• Your attorney doesn’t attend your creditor’s meeting – If you are dealing with a bankruptcy mill, it is likely that you already know by this point. Your fears will be further realized when the person you thought was your attorney, is in fact not the person who represents you at your meeting.

  • The only option you’re told about is to file bankruptcy – Often times, a client may come to see me and they have more attractive options other than bankruptcy. A good bankruptcy attorney knows all the alternative options and will share them with you.

  • High turnover of attorneys and staff members – If you notice your bankruptcy firm often has new employees this should be a giant red flag. A bankruptcy mill often treats its employees just like its clients; just another number. If the firm treats its employees poorly, how do you think they treat their clients?

You don’t have to settle for such impersonal and non-attentive treatment from your bankruptcy lawyer. There are firms out there where experienced bankruptcy attorneys take their time meeting with you, evaluating your case, protecting your assets, and returning your calls promptly. I know this because Reneau & Shernaman is one of those law firms.

Bankruptcy is a stressful event for most people and your attorney should seek to lessen that stress by answering your questions quickly and being available throughout the process. Please contact us at 816-287-8080 for the immediate and personal attention you deserve. Choosing-a-bankruptcy-attorney.

Legal Separation, Divorce, and Taxes: Can I claim my children as dependents?

What if my divorced or separated spouse and I disagree over who will claim our children as dependents?

Determining which parent can claim the children as tax dependents can be a volatile issue in a divorce or legal separation.  And for obvious reason — the tax code rewards parents of dependent children with lucrative tax deductions, and tax credits.  The bottom line is that the ability to claim your child can make the difference between thousands of dollars saved during tax time.  So what are your options if your divorced or separated spouse disagrees with which of you will claim the children as dependents?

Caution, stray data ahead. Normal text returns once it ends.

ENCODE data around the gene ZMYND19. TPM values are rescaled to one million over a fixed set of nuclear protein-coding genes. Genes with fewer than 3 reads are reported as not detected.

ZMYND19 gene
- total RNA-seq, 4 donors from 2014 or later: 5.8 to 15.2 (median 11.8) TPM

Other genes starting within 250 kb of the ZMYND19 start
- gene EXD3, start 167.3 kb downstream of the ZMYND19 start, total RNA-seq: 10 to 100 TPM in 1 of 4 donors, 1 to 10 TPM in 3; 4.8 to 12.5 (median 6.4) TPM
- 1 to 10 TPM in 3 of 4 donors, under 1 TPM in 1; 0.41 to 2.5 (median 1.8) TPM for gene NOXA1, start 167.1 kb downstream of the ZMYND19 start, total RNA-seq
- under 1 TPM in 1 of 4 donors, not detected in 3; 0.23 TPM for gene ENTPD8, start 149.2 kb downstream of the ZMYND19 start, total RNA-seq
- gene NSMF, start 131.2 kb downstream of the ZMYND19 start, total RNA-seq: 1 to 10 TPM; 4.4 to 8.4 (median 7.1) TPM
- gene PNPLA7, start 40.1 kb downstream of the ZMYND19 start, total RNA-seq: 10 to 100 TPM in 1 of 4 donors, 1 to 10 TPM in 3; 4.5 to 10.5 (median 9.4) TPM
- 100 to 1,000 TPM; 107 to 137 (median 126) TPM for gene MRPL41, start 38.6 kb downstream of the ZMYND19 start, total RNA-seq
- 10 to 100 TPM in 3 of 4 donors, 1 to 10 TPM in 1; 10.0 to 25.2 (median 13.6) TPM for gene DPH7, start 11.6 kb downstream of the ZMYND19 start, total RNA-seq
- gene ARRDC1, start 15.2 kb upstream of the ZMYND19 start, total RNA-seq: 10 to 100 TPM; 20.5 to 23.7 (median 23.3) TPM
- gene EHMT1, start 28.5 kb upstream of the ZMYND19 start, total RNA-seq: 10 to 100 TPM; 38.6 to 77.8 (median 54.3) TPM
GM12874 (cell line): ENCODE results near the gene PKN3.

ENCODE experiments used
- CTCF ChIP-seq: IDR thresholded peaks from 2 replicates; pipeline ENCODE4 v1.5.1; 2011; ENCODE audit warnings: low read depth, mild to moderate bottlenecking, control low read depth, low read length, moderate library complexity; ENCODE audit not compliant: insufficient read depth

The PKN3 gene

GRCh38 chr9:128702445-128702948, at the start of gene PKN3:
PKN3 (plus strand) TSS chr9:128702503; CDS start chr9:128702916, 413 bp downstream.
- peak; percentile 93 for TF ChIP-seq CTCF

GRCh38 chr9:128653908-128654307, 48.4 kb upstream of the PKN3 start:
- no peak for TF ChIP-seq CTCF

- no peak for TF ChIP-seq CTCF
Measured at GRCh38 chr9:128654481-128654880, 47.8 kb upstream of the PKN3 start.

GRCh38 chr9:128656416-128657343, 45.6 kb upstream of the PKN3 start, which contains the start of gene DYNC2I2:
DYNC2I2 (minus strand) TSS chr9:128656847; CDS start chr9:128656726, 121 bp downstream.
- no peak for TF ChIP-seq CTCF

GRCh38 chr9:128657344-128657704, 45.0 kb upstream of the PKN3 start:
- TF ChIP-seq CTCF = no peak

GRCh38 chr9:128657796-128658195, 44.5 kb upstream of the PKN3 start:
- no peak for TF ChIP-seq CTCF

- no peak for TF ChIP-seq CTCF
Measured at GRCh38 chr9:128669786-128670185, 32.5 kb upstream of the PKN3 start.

Qualifying Child –

To answer the question, it’s important to know that in order for a child to be claimed as a dependent, Federal tax law requires that the child must be a “qualifying child.”  Parents who are separated, divorced, or getting a divorce, need to know that the IRS definition of a qualifying child is fairly clear.  The child must live with the taxpayer for more than half of the tax year.  The child must receive more than half of their support from the taxpayer.  And the child must be either under 19 years of age at the end of the year, under 24 years of age and enrolled full time in school for at least 5 months during the tax year, or any age and permanently disabled.

Custodial Parent –

Assuming a qualifying child exists, the general rule between separated or divorced parents is that the parent designated as the custodial parent in a divorce or legal separation has the right to claim the tax benefits.  But in most cases, if the custodial parent agrees, those rights can be shared, and essentially negotiated for during the settlement phase of a divorce or legal separation, and made a part of the final Court Order.  Parents who are not the custodial parent, but that are granted the ability to claim a child as a dependent should be careful to obtain IRS form 8332 signed by the other parent prior to filing their taxes.  A special rule allows parents of divorces that finalized between 1984 and 2009 the option to be able to provide qualifying pages from the divorce decree instead of a signed form 8332.  Be sure and seek legal advice from your tax attorney or divorce attorney about this option.